Senate President Don Gaetz (R-Niceville) proved Tuesday that raising the standard of ethics for state and local officials and political candidates was his first priority. On the opening day of the 2013 Legislative Session Gaetz led the Florida Senate to unanimously pass its first two bills, which contained the most sweeping ethics reform package in more than 30 years.
The following was released from the Office of the Senate President:
“Public office is a public trust,” President Gaetz said in hailing the 40-0 victory. “In order for the public to trust us in dealing with health care or education or economic issues, first they have to trust us period. This legislation means the Florida Senate is serious about ethics reform. Higher ethical standards are just one more difference between Florida Senators and Washington Senators.”
Instead of reserving the opening day of the legislative session solely for ceremonial activities, President Gaetz called the Senate back into session following the Governor’s State of the State address to immediately take up the ambitious ethics package which had already passed three Senate committees.
SB 2 places elected officials’ financial disclosures online, provides the Commission on Ethics more authority including the ability to garnish the public salaries and lien the private property of officials who fail to pay fines for ethics and elections violations, requires state officers to abstain from voting on matters that benefit them directly, requires ethics training for constitutional officers, places greater restrictions on public employment while in office, and prohibits officials from accepting gifts from political committees and Committees of Continuous Existence. The bill allows public officials to place their assets in a blind trust to help them avoid potential conflicts of interest and allows the use of certified public accountants or attorneys when preparing financial disclosures. Additionally, the bill bars current and former legislators from lobbying the executive and legislative branches after leaving office.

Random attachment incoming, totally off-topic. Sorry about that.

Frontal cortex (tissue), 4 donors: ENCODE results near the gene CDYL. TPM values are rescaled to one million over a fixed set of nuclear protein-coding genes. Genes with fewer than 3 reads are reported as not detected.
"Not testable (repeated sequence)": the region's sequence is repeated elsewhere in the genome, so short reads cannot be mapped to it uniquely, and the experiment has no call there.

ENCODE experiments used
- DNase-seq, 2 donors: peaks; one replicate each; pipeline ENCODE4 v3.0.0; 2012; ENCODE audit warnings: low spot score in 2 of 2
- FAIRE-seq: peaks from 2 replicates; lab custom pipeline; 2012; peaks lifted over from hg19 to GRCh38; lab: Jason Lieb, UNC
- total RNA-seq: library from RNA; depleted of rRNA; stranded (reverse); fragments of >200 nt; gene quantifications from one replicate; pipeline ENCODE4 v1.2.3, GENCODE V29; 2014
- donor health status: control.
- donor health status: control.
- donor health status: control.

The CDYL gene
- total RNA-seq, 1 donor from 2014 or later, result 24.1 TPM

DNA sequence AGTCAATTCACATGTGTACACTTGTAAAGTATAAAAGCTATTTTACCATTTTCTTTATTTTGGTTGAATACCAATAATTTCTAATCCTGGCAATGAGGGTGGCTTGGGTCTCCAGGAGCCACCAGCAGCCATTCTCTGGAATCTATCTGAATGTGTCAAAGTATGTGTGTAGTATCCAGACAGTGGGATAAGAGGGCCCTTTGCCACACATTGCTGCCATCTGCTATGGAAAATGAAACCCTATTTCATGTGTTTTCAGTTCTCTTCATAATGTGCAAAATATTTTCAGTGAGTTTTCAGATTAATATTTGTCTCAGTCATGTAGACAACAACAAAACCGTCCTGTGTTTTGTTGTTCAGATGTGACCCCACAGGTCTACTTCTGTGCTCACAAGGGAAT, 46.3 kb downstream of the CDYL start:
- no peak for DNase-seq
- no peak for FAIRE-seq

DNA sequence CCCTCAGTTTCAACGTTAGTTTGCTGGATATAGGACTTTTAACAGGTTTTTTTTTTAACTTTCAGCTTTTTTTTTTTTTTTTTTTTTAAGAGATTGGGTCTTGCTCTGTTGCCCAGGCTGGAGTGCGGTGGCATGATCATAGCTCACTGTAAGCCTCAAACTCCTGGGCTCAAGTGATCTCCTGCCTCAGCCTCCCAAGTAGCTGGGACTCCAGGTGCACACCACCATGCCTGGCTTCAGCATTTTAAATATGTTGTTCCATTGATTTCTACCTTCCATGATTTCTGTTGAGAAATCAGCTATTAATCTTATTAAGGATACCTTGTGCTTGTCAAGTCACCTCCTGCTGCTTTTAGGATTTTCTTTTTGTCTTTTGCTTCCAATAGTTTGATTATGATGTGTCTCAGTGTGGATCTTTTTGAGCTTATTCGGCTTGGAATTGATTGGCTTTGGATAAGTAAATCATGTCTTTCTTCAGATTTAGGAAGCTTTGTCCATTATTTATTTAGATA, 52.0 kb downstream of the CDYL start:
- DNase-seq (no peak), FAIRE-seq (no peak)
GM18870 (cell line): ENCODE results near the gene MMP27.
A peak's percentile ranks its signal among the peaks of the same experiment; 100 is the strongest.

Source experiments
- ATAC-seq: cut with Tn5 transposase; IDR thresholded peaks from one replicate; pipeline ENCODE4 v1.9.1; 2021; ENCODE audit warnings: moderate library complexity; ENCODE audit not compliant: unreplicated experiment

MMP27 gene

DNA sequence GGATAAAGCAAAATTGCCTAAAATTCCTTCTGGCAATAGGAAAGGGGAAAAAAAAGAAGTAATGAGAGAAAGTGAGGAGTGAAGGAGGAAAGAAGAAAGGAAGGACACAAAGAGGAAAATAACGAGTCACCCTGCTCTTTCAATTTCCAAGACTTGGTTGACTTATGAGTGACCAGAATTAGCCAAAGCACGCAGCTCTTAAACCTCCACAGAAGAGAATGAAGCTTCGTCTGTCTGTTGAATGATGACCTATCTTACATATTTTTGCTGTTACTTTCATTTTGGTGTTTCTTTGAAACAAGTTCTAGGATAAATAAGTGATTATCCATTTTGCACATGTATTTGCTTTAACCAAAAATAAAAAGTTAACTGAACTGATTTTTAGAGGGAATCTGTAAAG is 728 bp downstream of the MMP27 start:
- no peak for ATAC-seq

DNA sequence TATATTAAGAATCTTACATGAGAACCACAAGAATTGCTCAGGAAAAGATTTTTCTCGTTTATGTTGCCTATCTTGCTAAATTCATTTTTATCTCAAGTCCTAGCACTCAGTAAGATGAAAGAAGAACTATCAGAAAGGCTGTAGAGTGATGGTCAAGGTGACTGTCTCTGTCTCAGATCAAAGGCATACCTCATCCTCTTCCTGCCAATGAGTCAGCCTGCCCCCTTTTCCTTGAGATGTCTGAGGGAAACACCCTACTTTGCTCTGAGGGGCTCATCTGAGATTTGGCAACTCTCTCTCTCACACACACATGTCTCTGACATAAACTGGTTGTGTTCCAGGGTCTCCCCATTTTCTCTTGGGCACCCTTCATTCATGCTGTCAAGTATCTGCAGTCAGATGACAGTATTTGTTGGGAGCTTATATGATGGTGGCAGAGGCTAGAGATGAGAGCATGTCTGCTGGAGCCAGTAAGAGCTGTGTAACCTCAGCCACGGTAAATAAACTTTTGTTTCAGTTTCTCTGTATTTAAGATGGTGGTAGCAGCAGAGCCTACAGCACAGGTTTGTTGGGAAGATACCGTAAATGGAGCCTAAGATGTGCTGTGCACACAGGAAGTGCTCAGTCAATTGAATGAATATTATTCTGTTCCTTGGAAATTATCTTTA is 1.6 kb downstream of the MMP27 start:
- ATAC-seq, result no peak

SB 4 provides the same safeguards for new provisions allowing the Ethics Commission to initiate investigations based on referrals from the Governor, the Department of Law Enforcement, and the state and U.S. Attorneys that already exist for investigations based on a complaint. Currently, the Commission can only act on a complaint filed by a citizen.
SB 2 and 4, which were co-sponsored by all 40 Florida Senators, were drafted by the bi-partisan Senate Ethics and Elections Committee, chaired by Senator Jack Latvala (R-Clearwater).
“Chairman Latvala has worked tirelessly to gain strong, bi-partisan support for this important reform package,” President Gaetz said. “He and his committee were strong proponents for this top-to-bottom reform and worked together to create comprehensive legislation that will ensure more ethical government in Florida. Every citizen who values honest government owes Senator Latvala thanks for his unwavering efforts and determination.”
While the Senate was passing ethics reform, the House of Representatives brought an elections reform bill to the floor to address problems encountered during the 2012 election cycle.
President Gaetz and House Speaker Will Weatherford have worked closely together to bring both measures to floor votes in order to set a positive, productive tone for the session.
President Gaetz praised Speaker Weatherford as a full partner with the Senate on ethics reform and pledged similar cooperation with the House in passing an improved elections bill. The two have also agreed to jointly pursue reform of campaign finance laws.
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